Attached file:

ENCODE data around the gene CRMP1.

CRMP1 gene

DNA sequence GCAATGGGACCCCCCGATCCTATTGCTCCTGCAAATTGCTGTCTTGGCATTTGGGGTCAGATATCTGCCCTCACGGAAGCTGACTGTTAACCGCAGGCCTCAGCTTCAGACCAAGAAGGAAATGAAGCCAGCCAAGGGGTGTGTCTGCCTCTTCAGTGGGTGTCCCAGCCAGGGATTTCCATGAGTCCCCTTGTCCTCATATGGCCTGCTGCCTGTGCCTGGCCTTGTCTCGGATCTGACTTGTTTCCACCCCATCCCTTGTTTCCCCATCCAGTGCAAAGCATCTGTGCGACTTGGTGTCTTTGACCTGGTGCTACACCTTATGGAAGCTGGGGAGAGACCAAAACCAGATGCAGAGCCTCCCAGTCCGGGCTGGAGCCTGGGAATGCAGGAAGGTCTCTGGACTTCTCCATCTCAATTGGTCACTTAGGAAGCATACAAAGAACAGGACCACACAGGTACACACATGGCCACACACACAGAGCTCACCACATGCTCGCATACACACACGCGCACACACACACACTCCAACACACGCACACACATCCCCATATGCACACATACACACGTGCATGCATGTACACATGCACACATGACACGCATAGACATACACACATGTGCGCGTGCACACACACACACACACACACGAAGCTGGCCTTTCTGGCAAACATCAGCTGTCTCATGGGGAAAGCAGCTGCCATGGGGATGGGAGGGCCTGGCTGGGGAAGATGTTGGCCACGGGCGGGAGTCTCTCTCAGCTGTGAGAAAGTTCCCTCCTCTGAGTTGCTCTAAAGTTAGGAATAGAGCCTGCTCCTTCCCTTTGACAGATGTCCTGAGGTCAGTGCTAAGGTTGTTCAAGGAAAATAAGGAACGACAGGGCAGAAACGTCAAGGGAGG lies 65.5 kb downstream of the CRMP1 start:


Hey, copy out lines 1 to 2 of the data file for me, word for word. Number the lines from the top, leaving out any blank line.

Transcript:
ENCODE data around the gene CRMP1.

CRMP1 gene